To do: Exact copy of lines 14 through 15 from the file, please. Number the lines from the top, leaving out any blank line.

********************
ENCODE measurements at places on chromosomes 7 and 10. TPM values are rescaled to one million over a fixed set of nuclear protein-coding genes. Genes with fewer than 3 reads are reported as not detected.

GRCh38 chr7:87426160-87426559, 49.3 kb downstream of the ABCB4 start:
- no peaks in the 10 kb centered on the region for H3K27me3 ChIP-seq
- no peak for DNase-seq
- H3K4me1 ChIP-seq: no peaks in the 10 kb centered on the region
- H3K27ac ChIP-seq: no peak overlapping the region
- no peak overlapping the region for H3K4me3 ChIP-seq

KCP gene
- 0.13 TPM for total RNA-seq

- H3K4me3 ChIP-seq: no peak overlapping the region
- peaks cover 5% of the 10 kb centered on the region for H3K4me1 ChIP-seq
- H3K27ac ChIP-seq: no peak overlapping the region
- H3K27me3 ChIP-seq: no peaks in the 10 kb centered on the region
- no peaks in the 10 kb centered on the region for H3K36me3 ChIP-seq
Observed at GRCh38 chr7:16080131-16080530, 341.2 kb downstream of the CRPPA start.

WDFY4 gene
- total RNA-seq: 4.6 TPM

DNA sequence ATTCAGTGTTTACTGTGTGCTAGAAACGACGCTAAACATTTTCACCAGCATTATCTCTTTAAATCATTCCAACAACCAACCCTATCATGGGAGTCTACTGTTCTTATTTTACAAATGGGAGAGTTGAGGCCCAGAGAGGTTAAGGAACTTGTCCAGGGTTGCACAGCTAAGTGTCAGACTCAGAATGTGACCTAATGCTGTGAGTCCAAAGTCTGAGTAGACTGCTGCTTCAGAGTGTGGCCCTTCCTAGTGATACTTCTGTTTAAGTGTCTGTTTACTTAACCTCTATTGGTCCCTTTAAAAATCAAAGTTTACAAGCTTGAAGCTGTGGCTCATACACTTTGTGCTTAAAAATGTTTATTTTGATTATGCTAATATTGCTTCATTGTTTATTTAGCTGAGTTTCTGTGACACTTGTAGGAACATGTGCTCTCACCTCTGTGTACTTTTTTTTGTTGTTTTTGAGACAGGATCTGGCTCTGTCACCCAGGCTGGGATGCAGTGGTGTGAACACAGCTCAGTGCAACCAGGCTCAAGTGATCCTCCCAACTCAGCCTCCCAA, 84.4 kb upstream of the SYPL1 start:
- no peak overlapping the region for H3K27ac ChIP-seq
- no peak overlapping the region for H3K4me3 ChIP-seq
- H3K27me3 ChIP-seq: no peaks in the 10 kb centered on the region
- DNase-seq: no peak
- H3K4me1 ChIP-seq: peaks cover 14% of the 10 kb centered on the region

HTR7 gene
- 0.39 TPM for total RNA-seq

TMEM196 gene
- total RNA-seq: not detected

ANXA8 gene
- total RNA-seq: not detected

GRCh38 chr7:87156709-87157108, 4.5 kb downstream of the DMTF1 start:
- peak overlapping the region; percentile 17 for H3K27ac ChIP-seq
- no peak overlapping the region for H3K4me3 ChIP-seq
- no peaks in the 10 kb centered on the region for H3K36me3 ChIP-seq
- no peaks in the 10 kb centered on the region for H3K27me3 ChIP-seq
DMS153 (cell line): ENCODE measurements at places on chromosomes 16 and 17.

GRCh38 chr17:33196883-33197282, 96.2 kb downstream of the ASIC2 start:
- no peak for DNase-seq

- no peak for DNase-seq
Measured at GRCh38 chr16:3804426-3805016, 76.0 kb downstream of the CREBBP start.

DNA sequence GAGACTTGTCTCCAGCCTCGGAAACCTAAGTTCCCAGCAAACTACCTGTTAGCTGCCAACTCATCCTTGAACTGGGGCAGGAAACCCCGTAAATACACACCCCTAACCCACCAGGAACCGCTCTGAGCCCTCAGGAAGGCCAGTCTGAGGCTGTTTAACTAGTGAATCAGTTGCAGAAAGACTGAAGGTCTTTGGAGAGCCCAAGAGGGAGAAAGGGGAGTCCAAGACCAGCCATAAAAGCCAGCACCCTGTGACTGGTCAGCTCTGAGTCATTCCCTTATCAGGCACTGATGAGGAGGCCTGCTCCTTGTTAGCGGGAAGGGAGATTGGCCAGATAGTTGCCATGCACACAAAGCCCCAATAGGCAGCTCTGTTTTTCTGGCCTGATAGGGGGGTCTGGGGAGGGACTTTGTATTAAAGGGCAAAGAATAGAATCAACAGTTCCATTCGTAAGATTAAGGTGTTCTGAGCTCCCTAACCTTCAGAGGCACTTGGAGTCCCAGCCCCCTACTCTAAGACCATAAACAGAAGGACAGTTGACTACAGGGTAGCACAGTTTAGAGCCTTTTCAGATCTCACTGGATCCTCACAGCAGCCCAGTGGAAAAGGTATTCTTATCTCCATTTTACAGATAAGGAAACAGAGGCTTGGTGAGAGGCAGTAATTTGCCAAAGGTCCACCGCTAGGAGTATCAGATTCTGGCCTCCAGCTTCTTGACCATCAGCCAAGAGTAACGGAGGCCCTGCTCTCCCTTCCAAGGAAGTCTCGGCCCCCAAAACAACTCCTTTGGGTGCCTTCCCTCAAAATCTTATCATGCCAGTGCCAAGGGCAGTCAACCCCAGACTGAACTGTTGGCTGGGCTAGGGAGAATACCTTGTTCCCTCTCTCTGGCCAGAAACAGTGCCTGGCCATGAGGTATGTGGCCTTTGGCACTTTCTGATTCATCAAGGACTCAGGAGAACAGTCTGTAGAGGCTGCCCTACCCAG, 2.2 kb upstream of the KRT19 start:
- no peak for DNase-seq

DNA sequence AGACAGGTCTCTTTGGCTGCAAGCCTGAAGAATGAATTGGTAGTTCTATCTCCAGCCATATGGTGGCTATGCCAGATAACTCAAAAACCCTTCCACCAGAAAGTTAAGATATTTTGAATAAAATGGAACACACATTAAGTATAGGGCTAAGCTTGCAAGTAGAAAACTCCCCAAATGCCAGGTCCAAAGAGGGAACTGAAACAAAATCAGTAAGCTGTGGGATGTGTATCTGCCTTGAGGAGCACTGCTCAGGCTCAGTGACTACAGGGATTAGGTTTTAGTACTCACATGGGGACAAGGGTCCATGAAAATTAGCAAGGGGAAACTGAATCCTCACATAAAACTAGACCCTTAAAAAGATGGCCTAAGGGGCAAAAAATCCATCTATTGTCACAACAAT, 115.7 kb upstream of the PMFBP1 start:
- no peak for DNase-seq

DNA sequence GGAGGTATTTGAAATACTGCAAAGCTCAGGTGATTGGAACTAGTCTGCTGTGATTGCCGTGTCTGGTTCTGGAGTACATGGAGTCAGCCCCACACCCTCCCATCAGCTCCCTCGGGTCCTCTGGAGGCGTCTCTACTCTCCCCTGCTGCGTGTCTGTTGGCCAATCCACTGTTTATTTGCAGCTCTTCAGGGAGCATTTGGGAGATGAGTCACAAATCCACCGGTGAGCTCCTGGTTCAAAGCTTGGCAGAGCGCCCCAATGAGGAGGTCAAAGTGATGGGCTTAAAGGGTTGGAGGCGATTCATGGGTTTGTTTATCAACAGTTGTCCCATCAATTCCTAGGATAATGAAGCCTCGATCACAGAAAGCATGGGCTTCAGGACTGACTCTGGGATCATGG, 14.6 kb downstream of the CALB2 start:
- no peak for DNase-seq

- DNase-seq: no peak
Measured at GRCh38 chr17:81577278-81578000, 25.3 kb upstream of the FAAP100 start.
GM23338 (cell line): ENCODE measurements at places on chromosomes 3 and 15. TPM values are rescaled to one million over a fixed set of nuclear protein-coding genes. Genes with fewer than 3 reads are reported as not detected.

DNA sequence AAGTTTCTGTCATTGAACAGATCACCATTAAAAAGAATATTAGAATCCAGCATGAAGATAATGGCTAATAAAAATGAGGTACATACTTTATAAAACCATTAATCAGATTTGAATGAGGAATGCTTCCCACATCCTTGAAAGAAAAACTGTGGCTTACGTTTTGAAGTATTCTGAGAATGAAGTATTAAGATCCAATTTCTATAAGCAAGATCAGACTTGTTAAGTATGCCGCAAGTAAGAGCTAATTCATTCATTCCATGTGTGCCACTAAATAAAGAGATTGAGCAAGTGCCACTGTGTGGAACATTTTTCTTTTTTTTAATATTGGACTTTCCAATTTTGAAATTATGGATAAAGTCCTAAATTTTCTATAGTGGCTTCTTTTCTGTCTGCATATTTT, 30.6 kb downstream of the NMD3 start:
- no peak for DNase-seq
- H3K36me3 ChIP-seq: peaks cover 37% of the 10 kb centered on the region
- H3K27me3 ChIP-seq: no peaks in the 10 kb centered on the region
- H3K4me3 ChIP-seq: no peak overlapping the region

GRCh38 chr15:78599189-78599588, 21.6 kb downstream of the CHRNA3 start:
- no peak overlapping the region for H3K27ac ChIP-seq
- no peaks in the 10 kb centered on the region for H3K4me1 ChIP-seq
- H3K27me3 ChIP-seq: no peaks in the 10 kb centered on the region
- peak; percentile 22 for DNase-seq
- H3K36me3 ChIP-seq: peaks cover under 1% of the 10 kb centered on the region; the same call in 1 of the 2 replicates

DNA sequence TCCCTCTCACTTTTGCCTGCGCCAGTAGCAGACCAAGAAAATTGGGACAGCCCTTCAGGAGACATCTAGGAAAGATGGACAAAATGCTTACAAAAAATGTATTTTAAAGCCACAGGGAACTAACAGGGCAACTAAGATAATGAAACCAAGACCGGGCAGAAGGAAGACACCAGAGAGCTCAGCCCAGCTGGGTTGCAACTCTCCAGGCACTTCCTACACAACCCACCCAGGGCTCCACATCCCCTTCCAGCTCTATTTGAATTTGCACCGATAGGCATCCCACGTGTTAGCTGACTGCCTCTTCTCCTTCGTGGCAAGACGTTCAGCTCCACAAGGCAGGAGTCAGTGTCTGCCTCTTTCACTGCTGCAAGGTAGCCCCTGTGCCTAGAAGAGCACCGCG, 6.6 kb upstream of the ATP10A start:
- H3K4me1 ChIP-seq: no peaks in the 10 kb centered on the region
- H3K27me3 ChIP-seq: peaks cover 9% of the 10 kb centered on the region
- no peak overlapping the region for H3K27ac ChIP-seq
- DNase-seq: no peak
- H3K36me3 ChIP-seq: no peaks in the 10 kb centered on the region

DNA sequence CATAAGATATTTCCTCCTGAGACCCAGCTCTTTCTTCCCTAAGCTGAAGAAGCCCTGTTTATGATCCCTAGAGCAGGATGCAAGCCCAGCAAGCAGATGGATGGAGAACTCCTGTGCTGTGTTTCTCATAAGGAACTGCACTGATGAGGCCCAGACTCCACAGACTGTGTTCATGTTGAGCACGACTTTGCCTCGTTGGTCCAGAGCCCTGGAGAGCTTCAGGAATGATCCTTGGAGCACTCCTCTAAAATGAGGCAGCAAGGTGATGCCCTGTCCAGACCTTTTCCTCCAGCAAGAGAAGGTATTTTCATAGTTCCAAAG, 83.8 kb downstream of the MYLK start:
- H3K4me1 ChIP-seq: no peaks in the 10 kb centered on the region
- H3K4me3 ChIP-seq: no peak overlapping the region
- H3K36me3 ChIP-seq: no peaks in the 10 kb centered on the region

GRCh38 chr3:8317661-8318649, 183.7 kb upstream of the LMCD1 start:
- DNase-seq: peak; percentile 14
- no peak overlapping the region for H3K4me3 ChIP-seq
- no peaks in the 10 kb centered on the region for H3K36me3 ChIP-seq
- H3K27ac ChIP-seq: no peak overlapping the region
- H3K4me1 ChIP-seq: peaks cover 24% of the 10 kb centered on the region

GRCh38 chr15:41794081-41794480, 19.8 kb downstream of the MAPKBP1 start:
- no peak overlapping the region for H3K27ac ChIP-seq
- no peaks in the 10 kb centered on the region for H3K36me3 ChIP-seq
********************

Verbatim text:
- no peaks in the 10 kb centered on the region for H3K36me3 ChIP-seq
Observed at GRCh38 chr7:16080131-16080530, 341.2 kb downstream of the CRPPA start.